The Senate’s immigration bill will cut annual illegal immigration by just 25 percent, and the bill’s new guest-worker program could lead to at least 500,000 more illegal aliens within a decade, Congress’ accounting arm said yesterday.
The Congressional Budget Office (CBO) said in its official cost estimate that many guest workers will overstay their time in the plan, with the number totaling a half-million in 2017 and reaching 1 million a decade later.
“We anticipate that many of those would remain in the United States illegally after their visas expire,” CBO said of the guest-worker program.
In a blow to President Bush’s timetable, the CBO said the security “triggers” that must be met before the guest-worker program can begin won’t be met until 2010. Mr. Bush had hoped to have those triggers — setting up a verification system, deploying 20,000 U.S. Border Patrol agents and constructing hundreds of miles of fencing and vehicle barriers — completed about the time he leaves office in January 2009.
The bill is the result of a “grand bargain” reached by a small bipartisan group of senators and the Bush administration in closed-door negotiations. Under the deal, illegal aliens get immediate legal status and a pathway to citizenship, businesses get access to a stream of temporary workers in the future, and future immigration will take into account needed skills.
Senators returned yesterday after a weeklong vacation to make a last push to pass the bill by Friday.
The Senate yesterday adopted four amendments by unanimous consent, including one that curbs courts’ ability to review revocations of visas. But because of the slow pace of work before their vacation, senators have most of the contentious votes still to come.
Minority Leader Mitch McConnell, Kentucky Republican, warned Democrats not to try to cut off Republicans’ amendments.
“We need to have maximum opportunity for the largest number of amendments to be considered before we entertain the notion of shutting down debate on this important measure,” he said.
Sen. Jon Kyl of Arizona, the top Republican in the negotiations for the grand bargain, yesterday laid out the “killer” amendments he said will break the grand bargain and cause him to have to oppose the bill: creating a separate employer-sponsored system of up to 300,000 new green cards; giving temporary workers a path to citizenship; and changing the dates or definitions to allow broader family migration.
Mr. Kyl said if any of those passed, “I certainly would not support the legislation, I would do everything I can to get it defeated.”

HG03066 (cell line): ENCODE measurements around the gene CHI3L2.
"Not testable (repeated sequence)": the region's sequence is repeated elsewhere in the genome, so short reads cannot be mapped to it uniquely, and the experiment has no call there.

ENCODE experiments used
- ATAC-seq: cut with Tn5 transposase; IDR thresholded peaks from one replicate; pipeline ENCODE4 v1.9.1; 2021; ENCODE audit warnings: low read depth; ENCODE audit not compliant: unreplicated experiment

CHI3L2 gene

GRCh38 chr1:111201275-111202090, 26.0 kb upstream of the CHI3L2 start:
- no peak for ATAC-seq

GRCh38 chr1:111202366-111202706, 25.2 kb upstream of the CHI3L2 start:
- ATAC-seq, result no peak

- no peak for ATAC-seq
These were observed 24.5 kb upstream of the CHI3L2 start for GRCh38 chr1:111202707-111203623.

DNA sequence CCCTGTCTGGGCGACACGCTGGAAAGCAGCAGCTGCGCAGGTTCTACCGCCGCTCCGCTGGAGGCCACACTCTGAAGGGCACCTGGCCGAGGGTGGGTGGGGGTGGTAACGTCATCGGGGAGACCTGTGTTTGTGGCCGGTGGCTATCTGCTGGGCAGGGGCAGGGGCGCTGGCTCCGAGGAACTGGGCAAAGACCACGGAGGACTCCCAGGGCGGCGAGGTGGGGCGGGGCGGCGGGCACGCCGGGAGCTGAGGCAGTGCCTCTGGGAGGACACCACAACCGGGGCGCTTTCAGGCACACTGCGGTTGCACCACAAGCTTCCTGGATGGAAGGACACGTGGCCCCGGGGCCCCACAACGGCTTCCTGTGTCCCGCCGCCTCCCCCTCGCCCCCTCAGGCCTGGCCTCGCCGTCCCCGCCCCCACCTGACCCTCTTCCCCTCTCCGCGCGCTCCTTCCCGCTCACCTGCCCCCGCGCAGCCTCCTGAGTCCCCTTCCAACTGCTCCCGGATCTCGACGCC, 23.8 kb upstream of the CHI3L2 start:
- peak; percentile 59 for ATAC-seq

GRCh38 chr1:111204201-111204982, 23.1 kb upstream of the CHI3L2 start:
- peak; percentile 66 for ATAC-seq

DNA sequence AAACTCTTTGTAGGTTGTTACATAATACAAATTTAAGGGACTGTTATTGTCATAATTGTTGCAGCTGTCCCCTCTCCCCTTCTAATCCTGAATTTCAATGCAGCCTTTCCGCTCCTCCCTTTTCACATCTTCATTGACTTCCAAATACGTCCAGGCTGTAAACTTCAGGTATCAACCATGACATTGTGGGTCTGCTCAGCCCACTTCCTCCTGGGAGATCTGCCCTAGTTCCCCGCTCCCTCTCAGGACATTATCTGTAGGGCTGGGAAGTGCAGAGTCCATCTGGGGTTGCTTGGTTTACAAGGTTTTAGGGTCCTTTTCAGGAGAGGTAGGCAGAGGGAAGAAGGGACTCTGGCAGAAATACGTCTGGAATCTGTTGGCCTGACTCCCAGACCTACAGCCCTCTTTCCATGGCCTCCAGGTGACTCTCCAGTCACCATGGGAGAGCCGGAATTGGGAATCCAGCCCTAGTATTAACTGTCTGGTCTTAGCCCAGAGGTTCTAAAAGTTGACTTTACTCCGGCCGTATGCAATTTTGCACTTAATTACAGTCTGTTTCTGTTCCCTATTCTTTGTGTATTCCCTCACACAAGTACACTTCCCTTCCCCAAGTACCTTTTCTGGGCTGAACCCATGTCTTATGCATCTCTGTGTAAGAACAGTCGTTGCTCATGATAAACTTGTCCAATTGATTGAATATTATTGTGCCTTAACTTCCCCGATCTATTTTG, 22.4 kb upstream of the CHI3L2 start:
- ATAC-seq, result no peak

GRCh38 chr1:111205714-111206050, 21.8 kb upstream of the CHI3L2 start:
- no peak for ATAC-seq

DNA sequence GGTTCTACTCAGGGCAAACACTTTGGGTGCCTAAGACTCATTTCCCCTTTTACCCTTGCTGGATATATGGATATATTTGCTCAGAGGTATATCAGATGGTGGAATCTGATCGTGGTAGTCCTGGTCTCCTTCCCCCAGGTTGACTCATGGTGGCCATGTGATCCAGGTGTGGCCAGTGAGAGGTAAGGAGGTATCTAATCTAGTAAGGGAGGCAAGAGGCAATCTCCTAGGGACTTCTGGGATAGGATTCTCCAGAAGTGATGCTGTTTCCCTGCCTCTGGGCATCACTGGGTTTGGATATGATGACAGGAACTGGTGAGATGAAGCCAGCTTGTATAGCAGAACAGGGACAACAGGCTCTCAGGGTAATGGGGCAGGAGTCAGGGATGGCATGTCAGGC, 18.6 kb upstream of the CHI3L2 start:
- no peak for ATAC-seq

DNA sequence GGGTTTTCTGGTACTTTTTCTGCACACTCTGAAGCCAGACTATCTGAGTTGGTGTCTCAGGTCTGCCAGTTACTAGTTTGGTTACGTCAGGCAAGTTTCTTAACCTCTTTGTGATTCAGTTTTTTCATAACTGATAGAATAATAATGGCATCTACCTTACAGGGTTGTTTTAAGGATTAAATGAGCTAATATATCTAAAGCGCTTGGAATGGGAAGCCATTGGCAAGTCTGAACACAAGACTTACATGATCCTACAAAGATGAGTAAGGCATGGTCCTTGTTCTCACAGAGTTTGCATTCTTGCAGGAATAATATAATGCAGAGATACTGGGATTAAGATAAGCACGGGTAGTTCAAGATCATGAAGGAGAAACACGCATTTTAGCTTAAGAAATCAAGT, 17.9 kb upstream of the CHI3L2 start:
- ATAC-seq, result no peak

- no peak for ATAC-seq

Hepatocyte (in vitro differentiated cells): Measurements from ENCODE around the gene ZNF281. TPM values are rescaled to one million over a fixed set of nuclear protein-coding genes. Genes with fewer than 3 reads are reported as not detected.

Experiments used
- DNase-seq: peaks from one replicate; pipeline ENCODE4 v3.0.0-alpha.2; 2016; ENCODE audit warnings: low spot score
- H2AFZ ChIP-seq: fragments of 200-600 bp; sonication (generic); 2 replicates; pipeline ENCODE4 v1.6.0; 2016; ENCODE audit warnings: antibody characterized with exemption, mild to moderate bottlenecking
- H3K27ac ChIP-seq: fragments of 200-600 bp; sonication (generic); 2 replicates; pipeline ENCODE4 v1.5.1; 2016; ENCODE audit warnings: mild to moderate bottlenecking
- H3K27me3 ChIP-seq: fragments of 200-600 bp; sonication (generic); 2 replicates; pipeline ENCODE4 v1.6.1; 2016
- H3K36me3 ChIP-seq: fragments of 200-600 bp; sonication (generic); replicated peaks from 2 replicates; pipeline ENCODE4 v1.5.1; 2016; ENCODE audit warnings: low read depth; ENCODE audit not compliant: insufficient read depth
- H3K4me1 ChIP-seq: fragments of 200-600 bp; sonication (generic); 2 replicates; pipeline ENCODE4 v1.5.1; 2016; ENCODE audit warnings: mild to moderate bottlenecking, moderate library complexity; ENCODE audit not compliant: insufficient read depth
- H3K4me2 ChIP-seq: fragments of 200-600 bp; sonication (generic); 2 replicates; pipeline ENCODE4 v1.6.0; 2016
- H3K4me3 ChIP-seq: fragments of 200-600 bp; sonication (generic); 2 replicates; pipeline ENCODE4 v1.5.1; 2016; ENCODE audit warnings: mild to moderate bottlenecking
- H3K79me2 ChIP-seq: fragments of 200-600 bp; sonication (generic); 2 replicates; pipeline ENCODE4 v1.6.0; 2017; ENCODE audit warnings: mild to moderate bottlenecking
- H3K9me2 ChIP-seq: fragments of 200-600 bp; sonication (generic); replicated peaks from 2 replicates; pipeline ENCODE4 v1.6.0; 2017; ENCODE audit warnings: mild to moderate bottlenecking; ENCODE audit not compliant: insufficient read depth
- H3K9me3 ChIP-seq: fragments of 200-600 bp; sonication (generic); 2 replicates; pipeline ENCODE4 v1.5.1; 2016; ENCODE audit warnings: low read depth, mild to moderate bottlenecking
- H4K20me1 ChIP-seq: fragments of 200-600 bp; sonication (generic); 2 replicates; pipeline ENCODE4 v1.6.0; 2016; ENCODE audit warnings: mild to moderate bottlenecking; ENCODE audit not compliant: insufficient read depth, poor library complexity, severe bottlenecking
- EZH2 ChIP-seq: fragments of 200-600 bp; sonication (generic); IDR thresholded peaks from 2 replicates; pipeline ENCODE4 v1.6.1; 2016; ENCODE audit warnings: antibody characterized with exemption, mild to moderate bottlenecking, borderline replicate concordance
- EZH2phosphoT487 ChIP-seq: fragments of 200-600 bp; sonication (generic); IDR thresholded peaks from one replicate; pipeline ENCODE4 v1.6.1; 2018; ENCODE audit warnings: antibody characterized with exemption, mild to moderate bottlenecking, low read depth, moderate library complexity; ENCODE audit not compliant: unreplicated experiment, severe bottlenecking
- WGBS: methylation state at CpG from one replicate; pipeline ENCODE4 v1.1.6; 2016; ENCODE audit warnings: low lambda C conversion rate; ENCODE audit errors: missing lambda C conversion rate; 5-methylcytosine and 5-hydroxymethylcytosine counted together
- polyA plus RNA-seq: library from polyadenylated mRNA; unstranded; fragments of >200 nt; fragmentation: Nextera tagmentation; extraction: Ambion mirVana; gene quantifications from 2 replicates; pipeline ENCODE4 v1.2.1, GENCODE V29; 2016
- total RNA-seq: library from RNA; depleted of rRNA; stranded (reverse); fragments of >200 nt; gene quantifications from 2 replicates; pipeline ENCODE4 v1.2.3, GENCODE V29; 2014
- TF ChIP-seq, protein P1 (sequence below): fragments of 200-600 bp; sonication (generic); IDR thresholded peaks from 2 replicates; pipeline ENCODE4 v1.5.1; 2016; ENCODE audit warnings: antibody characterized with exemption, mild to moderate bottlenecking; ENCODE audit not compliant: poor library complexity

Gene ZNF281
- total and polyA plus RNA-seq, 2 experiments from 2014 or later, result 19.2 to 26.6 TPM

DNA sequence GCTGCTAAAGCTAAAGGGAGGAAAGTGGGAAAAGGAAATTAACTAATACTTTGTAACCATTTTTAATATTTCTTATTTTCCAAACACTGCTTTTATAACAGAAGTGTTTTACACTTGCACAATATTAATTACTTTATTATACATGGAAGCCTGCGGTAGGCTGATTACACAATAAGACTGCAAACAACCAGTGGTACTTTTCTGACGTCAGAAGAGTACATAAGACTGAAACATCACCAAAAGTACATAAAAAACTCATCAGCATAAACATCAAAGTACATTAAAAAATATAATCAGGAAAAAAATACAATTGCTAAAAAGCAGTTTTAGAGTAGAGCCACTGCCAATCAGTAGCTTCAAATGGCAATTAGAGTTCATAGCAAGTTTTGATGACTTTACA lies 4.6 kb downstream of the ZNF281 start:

But Sen. Robert Menendez, New Jersey Democrat, said he will insist on amendments to change the dates for family immigration and rejected Mr. Kyl’s threat.
“No one has a monopoly on how best to provide for comprehensive immigration reform,” Mr. Menendez said.
Meanwhile, the bill appears to have picked up steam on the left, with immigrant rights groups saying that even though they aren’t happy with the bill, they want the Senate to pass it.
In a conference call yesterday, representatives of the National Council of La Raza and the National Association of Latino Elected and Appointed Officials told reporters that instead of opposing the bill, they intend to try to alter it later in the legislative process.
While much of the debate so far has focused on the policy decisions in the bill, questions are being raised about whether the bill’s programs can work.
CBO’s report said it was “uncertain” how much future illegal immigration would be cut by the bill. Past enforcement measures have “historically been relatively ineffective,” the analysts said, but said this bill’s measures — extra agents, prosecutors and investigators, fencing and workplace sanctions — will have some effect.
“CBO estimates that those measures would reduce the net annual flow of unauthorized immigrants by one-quarter,” the report said.
Still, with up to an estimated 1 million illegal aliens entering each year, CBO is assuming a large problem will remain.
The report said the bill would increase discretionary spending by $43 billion over the next decade, but new workers would pump $48 billion into the government, mostly in Social Security taxes, during that time.
CBO provides official cost estimates for most bills voted on by Congress. The estimates are based on studies of past programs and evaluation of each bill’s requirements.
Among the costs would be a new 4,500-employee government bureaucracy to administer the employee-verification system. CBO said it expects the system to handle 20 million verifications initially, with the number peaking at 160 million in 2010 before settling on an annual volume of between 70 million and 75 million verifications.
The report also figures that the new enforcement and verification will cut down on annual illegal immigration, but only by about 25 percent — short of the expectation of some lawmakers defending the bill.
As for the security-enhancement triggers, CBO said an amendment passed last week to increase the number of agents to be hired and deployed means the goal won’t be met until late 2010. The original goal was to hire 18,000 Border Patrol agents, but under the amendment that passed on a voice vote the Homeland Security secretary must now certify that 20,000 Border Patrol agents have actually been trained and deployed.
“CBO judges that the expanded requirements would add six months to the time necessary to meet them and that the secretary’s certification would occur near the end of fiscal year 2010,” the report said.
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